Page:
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1.
Zycie Weterynaryjne ; 97(3):150-157, 2022.
Article in Polish | CAB Abstracts | ID: covidwho-2125044

ABSTRACT

SARS-CoV-2, the causative agent of COVlD-19 is a zoonotic pathogen. Natural infections with this virus occur in non-human primates, canids, feiids, minks and apparently many other species, including wildlife and laboratory animals are susceptible. It has been also proved that pets, mostly dogs and cats, that were in close contact with their owners suffering from COViD-19 have also become infected. These animals have angiotensin-converting enzyme 2 receptor (ACE2) with high affinity for SARS-COV-2, so are permissive to infection, they also exhibit sustained viral shedding and can transmit the virus to conspecifics. None of herbivorous species as cattle, sheep, goat, alpaca and also rabbit shed infectious virus via nasal, oral or fecal routes, although viral RNA was detected in several animals. Neutralizing antibody are either absent or of low titers one month after infection. The domestic livestock contribute to SARS-CoV-2 epidemiology. COVlD-19 cases due to the contact with mink could suggest that animal to human viral transmission is possible. The white-tailed deer in the populations have been exposed to SARS-CoV-2 and it can infect multiple domestic and wild animal species. Though the SARS-CoV-2 causes few or no clinical symptoms in most animal species, some scientists fear that wildlife might become a reservoir of infection, thus possibly viral mutations. In this review, current information about SARS-CoV-2 infection in animals and the potential spread of the virus to humans through contact with dogs, cats, ferrets, hamsters, farmed minks, cattle, pigs, laboratory animals, white-tailed deer, and 200 animals was presented and discussed.

2.
Zycie Weterynaryjne ; 95(9):554-559, 2020.
Article in Polish | CAB Abstracts | ID: covidwho-2011448

ABSTRACT

Throughout the course of civilization, epidemics and pandemics have ravaged humanity, destroyed animal breeding and horticulture, and has also changed the course of history. It has been estimated that Justinian plague has affected half of the population of Europe and killed in three pandemics 50 million people, the avian-borne flu (Spanish flu), resulted in 50 million deaths worldwide in the years 1918-1919, and recently the COVID-19 is officially a pandemic, after barreling through 114 countries in just three months. In the past, rinderpest has hit Europe with three long panzootics, African swine fever (ASF), is still a threat to both the swine production industry and the health of wild boar populations. Several molecular changes occur in the pathogen that may trigger an epidemic or even pandemic. These include increase of virulence, introduction into a novel host, and changes in host susceptibility to the pathogen. Once the infectious disease threat reaches an epidemic or pandemic level, the goal of the response is to mitigate its impact and reduce its incidence, morbidity and mortality as well as disruptions to economic, political, and social systems. An epidemic curve shows progression of illnesses in an outbreak over time and the SIR, SI, SIRD and SEIR represent the simplest compartmental models that enable simplify the mathematical modelling of epidemics. This article throws a light on changing ideas in epidemiology of infectious diseases.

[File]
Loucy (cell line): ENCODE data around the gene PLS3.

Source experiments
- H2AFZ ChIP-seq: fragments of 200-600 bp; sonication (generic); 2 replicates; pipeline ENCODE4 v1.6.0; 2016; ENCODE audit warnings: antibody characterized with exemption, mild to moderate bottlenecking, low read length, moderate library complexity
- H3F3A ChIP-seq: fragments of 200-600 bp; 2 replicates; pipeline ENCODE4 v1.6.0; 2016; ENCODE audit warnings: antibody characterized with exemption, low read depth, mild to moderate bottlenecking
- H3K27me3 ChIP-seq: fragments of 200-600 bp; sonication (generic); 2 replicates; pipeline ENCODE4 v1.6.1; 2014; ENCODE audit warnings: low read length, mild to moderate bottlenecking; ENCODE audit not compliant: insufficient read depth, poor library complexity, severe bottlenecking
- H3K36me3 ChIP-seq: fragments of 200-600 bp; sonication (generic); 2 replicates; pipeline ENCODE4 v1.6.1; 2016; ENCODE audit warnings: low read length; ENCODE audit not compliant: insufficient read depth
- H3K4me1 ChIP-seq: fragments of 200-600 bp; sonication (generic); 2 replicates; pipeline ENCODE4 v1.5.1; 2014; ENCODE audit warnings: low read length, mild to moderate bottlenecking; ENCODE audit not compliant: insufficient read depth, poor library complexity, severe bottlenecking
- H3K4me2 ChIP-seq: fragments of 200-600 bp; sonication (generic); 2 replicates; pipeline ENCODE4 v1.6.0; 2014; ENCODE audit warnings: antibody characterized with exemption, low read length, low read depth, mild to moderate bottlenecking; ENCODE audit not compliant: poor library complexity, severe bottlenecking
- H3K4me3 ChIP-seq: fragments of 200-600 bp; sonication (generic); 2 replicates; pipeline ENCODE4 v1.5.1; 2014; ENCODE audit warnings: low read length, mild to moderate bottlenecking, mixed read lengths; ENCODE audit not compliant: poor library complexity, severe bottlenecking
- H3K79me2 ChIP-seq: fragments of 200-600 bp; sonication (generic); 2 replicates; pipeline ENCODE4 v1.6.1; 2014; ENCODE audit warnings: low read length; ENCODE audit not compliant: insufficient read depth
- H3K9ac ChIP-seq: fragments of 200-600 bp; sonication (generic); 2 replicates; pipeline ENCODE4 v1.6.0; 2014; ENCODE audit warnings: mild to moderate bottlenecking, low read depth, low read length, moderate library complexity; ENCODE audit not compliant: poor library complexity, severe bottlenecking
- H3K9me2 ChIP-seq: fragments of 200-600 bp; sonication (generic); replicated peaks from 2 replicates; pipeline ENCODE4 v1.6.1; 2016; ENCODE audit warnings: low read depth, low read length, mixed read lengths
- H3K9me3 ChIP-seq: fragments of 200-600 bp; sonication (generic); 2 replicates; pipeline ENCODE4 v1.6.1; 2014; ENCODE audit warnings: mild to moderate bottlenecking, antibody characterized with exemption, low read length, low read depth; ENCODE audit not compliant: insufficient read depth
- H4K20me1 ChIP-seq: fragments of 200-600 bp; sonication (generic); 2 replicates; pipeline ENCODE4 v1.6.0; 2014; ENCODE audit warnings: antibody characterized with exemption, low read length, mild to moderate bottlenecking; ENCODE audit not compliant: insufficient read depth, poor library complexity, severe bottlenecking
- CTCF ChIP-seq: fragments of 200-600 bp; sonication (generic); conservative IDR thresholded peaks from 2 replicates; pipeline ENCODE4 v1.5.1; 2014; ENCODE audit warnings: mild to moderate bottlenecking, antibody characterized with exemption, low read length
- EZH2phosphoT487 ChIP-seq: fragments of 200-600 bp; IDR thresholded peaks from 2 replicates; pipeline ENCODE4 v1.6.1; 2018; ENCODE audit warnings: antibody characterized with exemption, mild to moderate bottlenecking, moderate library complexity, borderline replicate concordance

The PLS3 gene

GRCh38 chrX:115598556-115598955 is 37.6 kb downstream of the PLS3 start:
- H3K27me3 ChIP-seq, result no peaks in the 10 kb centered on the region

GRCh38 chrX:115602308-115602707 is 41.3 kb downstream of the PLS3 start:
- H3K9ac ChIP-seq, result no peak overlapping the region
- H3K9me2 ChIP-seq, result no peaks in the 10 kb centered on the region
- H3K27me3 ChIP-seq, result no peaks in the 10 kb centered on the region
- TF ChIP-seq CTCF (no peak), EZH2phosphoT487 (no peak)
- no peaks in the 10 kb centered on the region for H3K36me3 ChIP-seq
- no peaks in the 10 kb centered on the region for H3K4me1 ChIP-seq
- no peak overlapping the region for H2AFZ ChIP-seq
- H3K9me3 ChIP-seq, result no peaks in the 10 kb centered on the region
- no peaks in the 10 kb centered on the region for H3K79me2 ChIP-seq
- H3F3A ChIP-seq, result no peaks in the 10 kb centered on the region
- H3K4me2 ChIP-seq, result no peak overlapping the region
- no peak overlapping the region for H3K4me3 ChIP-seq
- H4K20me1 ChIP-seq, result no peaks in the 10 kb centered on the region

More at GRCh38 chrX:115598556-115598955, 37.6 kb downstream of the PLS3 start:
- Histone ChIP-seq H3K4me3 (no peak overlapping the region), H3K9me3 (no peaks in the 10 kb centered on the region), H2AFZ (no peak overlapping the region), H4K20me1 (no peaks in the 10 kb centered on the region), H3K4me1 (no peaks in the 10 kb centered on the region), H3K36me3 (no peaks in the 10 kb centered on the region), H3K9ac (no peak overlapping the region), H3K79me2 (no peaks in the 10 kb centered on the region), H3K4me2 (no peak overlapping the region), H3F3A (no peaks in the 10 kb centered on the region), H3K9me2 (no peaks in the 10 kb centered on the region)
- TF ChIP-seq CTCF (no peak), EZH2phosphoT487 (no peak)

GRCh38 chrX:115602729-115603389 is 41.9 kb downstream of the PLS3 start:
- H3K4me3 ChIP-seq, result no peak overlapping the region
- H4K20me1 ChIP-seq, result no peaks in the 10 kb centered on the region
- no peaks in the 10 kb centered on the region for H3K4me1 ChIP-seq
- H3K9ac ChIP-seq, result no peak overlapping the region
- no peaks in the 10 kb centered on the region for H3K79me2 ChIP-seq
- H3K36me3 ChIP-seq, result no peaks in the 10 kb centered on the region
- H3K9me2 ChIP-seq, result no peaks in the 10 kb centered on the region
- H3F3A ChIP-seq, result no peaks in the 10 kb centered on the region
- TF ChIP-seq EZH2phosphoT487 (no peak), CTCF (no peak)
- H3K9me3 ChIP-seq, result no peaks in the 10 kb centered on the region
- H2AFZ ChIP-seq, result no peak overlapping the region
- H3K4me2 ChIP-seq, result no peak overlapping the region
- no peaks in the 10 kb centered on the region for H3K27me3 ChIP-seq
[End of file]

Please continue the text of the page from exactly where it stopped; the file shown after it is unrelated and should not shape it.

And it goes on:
3.
Non-conventional | WHO COVID | ID: covidwho-17416

ABSTRACT

The significance of bats as a source and carrier of viruses of emerging infectious diseases has been increasingly appreciated, and new data have been accumulated during recent year. Bat-borne viruses, including rabies virus, other lyssaviruses, coronaviruses, henipaviruses, filoviruses, are among the most important of the emerging pathogens. Bats are important reservoir of zoonotic viruses of different families, including SARS-CoV Nipah virus, Hendra virus and Ebola virus, and they have been identified as a source of pig-killing coronavirus SADS and PED in China. Bats, carrying these agents, appear to be capable of limiting excessive or inappropriate virus-induced inflammation, which often leads to severe diseases in other animal species and also in humans. Recently detected, highly divergent lyssaviruses and filoviruses in bats across the EU, may possess potential risk to human populations, because neither vaccines nor antiviral drugs against these viruses have been developed yet.

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